At the first meeting of my legal history seminar at Davidson College,
I tell my ten students that our goal for the semester is simple:
to produce a collaborative research paper that is so well conceived,
so thoroughly researched, and so finely written that it gets published.
Publication, of course, will not always be possible, though I will
thank you not to mention this to my students. But whether or not
my seminar accomplishes its stated goal of publication, I am confident
that it will always achieve its unstated goal: to teach students--and
remind me--how to research, write, and love history.1
Davidson College is a "highly selective" liberal arts
school in North Carolina. It has been a good home to my collaborative research
seminar. All of the school's 1,650 students are full-time; almost all live
on campus. History is a popular major here, and law a popular career choice.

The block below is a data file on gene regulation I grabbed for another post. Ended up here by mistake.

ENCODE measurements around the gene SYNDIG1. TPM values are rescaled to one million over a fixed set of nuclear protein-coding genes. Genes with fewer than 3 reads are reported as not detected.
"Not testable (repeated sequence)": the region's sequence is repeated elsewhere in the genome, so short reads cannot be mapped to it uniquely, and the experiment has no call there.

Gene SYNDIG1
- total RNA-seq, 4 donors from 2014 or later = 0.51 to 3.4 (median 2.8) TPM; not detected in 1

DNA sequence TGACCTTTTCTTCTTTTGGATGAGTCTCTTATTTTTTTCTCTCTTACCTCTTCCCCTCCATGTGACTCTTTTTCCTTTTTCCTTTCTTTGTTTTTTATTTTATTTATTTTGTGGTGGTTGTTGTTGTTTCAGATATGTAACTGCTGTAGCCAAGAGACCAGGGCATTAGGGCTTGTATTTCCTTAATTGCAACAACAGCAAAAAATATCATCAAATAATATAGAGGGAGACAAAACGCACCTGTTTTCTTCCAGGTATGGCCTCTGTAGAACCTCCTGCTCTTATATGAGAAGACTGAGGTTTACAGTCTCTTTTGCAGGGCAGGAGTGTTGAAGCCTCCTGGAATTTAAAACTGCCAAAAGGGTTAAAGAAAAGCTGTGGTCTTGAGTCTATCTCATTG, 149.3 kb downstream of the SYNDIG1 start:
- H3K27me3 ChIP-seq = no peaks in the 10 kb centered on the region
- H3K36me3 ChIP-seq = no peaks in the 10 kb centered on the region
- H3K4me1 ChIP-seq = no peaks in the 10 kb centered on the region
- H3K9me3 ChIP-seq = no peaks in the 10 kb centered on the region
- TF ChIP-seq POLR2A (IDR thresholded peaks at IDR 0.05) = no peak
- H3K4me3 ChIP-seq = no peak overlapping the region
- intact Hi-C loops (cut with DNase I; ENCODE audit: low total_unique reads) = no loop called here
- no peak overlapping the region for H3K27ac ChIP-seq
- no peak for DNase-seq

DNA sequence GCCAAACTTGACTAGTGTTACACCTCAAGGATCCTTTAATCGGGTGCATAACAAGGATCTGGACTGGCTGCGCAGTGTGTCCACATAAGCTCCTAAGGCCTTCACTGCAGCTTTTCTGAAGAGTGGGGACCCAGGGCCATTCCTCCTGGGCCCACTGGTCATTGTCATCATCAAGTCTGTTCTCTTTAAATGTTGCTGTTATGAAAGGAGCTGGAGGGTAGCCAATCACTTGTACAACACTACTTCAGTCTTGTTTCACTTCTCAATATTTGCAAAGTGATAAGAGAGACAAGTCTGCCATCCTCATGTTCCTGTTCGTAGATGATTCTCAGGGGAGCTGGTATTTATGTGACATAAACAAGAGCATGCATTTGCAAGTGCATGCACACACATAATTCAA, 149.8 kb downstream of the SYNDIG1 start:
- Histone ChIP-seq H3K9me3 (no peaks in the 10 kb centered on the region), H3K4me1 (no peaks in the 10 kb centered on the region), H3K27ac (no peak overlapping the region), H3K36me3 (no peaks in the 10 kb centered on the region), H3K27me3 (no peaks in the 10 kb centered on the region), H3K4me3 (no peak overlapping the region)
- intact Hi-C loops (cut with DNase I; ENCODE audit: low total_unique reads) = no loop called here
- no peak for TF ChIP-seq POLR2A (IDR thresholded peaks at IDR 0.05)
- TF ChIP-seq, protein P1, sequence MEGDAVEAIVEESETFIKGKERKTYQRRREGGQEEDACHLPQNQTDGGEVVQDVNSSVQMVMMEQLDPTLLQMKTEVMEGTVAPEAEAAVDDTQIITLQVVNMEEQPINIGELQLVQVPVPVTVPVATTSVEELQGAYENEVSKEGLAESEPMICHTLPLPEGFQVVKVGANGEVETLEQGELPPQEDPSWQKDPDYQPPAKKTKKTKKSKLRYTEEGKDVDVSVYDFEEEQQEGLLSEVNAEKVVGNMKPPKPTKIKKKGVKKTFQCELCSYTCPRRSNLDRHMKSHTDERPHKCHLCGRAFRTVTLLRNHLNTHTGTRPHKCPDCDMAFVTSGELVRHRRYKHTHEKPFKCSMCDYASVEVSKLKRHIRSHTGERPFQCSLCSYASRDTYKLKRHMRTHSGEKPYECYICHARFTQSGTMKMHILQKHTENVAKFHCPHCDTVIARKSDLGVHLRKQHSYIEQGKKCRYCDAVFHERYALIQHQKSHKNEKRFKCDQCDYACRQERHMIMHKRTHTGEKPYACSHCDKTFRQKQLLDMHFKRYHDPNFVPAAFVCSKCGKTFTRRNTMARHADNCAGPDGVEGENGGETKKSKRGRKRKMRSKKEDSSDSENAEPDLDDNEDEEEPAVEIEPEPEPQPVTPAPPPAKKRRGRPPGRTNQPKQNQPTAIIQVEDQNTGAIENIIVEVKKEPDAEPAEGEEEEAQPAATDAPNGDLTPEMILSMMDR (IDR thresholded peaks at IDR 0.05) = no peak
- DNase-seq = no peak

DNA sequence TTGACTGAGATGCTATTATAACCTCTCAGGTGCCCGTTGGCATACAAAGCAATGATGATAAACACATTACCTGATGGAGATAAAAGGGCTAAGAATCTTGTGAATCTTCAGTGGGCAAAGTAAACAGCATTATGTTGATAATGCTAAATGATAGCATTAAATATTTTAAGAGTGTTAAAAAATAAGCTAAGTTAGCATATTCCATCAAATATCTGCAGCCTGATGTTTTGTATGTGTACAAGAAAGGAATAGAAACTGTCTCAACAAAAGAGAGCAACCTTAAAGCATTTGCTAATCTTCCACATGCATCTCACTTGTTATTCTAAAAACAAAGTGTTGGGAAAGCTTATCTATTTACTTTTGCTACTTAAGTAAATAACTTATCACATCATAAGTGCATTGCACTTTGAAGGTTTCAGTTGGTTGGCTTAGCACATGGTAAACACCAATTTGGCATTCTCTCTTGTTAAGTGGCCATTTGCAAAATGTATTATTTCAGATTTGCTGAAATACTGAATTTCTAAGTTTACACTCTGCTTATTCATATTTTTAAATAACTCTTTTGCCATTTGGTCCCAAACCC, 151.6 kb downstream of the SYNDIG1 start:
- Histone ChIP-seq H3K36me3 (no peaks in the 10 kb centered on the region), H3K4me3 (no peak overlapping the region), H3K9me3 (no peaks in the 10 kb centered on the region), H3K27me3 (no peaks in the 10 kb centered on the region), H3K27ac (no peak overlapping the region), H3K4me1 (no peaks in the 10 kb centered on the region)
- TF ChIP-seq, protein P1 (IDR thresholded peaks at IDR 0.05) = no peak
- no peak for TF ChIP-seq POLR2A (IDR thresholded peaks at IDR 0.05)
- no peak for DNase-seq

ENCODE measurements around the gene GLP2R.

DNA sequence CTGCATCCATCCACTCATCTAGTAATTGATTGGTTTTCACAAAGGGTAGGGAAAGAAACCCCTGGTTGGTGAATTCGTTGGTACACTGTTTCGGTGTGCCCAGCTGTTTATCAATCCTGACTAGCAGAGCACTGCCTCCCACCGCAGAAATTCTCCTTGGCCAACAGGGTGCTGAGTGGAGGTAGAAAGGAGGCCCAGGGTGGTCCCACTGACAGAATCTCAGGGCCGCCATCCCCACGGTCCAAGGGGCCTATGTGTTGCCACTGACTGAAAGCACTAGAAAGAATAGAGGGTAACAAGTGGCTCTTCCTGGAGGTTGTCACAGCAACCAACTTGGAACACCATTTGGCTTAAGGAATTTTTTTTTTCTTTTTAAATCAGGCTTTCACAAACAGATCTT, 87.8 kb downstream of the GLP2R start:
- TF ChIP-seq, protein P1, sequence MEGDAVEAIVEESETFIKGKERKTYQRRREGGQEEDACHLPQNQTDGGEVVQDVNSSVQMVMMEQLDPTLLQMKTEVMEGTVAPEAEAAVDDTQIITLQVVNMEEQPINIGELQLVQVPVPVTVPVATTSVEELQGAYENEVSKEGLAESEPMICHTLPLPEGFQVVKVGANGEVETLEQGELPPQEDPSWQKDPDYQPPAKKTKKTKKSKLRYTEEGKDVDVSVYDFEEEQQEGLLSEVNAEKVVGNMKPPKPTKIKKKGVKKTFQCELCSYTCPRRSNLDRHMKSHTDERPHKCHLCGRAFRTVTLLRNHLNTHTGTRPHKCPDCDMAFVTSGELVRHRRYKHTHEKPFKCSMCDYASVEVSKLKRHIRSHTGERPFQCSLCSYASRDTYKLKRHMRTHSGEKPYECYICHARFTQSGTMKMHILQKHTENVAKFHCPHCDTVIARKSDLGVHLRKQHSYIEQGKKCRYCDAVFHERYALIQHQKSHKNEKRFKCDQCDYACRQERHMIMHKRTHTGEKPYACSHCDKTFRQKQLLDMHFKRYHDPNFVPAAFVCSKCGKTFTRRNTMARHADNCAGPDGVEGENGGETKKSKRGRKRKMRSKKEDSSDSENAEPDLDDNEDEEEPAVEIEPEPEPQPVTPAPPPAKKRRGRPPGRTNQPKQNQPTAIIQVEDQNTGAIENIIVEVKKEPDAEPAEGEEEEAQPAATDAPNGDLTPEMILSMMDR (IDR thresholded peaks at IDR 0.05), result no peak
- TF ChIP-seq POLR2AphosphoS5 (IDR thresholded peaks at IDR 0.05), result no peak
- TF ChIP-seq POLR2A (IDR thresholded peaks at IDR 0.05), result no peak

Attracting good, hardworking students to my legal history seminar has not
I originally conceived the collaborative research project as
a mere training exercise to prepare students for what I thought would be the
seminar's capstone: individual research papers. Walking--and talking--through
a single research project in the term's first half, I thought, would prepare
students to write papers of their own thereafter. Teach the flock to fly together,
then watch them disperse and soar.
But a funny thing happened on the way to the individual term
paper: the flock became so fond of their collaborative project--and each other--that
they refused to separate. They pleaded with me to drop the individual assignment
so that they might continue collaborating. I feigned reluctance but was inwardly
delighted. I had already noticed that collaboration had ignited a passion
for history usually restricted to honors students and departmental groupies.
What is more, I too had unexpectedly fallen for our topic (a 1931 arson case